Submit Manuscript  

Article Details


Targeting Cancer using Curcumin Encapsulated Vesicular Drug Delivery Systems

Author(s):

Joel Hardwick, Jack Taylor, Meenu Mehta, Saurabh Satija, Keshav R. Paudel, Philip M. Hansbro, Dinesh K. Chellappan, Mary Bebawy and Kamal Dua*   Pages 1 - 13 ( 13 )

Abstract:


Curcumin is a major curcuminoid present in turmeric. The compound is attributed with various therapeutic properties, which include, anti-oxidant, anti-inflammatory, anti-bacterial, anti-malarial, and neuroprotection. Due to its therapeutic potential, curcumin has been employed for centuries in treating different ailments. Curcumin has been investigated lately as a novel therapeutic agent in the treatment of cancer. However, the mechanisms by which curcumin exerts its cytotoxic effects on malignant cells are still not fully understood. One of the main limiting factors in the clinical use of curcumin is its poor bioavailability and rapid elimination. Advancements in drug delivery systems such as, nanoparticle based vesicular drug delivery platforms have improved several parameters, namely, drug bioavailability, solubility, stability, and controlled release properties. The use of curcumin-encapsulated niosomes to improve the physical and pharmacokinetic properties of curcumin is one such approach. This review provides an up-to-date summary on nanoparticle based vesicular drug carriers and their therapeutic applications. Specifically, we focus on niosomes as novel drug delivery formulations and their potential in improving the delivery of challenging small molecules, including curcumin. Overall, the applications of such carriers will provide a new direction for novel pharmaceutical drug delivery, as well as, biotechnology, nutraceutical, and functional food industries.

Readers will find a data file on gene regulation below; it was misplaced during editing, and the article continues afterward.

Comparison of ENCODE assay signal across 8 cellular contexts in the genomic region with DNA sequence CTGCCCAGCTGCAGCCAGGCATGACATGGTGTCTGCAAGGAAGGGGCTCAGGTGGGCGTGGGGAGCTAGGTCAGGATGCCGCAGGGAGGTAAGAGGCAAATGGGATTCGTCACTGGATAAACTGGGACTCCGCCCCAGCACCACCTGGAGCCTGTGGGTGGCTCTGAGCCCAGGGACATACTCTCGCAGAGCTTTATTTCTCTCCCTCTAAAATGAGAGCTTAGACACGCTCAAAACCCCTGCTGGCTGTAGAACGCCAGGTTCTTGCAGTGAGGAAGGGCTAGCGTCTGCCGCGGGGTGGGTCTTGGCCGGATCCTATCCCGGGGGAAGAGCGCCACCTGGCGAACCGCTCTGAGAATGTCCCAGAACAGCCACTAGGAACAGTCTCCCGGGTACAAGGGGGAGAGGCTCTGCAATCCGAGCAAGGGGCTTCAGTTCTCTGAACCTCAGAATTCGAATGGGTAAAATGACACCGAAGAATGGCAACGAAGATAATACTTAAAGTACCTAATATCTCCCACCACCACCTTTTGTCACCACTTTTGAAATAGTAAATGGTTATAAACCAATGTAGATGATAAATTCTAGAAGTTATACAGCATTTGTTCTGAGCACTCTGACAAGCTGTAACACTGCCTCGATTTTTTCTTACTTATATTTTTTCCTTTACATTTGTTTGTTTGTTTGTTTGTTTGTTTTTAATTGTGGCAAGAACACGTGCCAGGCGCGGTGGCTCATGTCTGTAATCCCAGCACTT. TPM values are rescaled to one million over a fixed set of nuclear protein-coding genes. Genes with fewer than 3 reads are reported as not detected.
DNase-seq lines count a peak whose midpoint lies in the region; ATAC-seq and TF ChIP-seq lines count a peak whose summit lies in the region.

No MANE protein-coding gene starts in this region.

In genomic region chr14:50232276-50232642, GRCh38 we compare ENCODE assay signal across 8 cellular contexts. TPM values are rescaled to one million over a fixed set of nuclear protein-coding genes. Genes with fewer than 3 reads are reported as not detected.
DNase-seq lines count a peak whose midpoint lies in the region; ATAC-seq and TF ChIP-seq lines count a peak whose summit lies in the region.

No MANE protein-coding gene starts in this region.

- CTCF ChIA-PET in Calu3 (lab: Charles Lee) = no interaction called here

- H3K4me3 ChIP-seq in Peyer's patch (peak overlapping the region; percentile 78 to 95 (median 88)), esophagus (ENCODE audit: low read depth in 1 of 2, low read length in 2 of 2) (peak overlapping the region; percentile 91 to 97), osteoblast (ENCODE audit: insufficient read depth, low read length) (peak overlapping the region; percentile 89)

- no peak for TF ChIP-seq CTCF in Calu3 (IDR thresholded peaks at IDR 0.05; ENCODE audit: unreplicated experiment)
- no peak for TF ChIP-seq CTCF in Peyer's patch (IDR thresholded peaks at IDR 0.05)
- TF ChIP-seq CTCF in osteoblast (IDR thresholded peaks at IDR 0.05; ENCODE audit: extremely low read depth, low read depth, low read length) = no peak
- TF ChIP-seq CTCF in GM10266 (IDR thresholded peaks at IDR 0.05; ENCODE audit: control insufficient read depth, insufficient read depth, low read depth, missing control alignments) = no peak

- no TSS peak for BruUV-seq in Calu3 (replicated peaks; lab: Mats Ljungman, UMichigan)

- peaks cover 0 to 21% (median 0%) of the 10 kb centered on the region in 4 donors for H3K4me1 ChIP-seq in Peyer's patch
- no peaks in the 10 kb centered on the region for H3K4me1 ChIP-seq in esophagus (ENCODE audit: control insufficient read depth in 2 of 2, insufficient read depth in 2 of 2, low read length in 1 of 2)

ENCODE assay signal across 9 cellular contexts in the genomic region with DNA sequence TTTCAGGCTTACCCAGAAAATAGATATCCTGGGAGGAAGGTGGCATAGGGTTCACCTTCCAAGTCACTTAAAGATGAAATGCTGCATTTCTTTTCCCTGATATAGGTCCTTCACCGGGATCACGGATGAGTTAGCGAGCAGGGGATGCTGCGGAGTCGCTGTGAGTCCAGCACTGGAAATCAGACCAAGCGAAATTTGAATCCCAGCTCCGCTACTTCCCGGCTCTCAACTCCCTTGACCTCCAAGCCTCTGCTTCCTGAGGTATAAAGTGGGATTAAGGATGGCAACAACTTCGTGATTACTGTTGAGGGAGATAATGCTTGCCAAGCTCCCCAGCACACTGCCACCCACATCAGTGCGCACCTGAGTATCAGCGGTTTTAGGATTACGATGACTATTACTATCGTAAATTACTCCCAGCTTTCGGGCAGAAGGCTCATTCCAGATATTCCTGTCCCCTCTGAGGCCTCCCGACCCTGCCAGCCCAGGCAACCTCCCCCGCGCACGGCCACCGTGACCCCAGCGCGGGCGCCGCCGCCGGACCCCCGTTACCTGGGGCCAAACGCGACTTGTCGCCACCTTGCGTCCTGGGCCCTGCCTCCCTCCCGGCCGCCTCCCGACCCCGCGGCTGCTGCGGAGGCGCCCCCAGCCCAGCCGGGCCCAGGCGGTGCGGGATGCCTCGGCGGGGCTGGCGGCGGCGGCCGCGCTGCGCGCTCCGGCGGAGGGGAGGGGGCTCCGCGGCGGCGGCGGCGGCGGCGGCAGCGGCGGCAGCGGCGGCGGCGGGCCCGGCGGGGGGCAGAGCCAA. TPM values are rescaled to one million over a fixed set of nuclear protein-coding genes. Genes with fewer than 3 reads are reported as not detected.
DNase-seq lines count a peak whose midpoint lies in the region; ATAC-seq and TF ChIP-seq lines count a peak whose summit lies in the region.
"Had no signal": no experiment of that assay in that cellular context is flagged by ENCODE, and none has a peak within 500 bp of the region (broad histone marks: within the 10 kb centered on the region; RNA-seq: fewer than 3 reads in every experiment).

Keywords:

Cancer, curcumin, exosomes, liposomes, nanoformulations, niosomes, pro-niosomes, vesicular.

Affiliation:

Discipline of Pharmacy, Graduate School of Health, University of Technology Sydney, NSW 2007, Discipline of Pharmacy, Graduate School of Health, University of Technology Sydney, NSW 2007, Discipline of Pharmacy, Graduate School of Health, University of Technology Sydney, NSW 2007, Discipline of Pharmacy, Graduate School of Health, University of Technology Sydney, NSW 2007, Centre for Inflammation, Centenary Institute, Sydney, NSW, 2050, Centre for Inflammation, Centenary Institute, Sydney, NSW, 2050, Department of Life Sciences, School of Pharmacy, International Medical University, 57000 Bukit Jalil, Kuala Lumpur, Discipline of Pharmacy, Graduate School of Health, University of Technology Sydney, NSW 2007, Discipline of Pharmacy, Graduate School of Health, University of Technology Sydney, NSW 2007



Read Full-Text article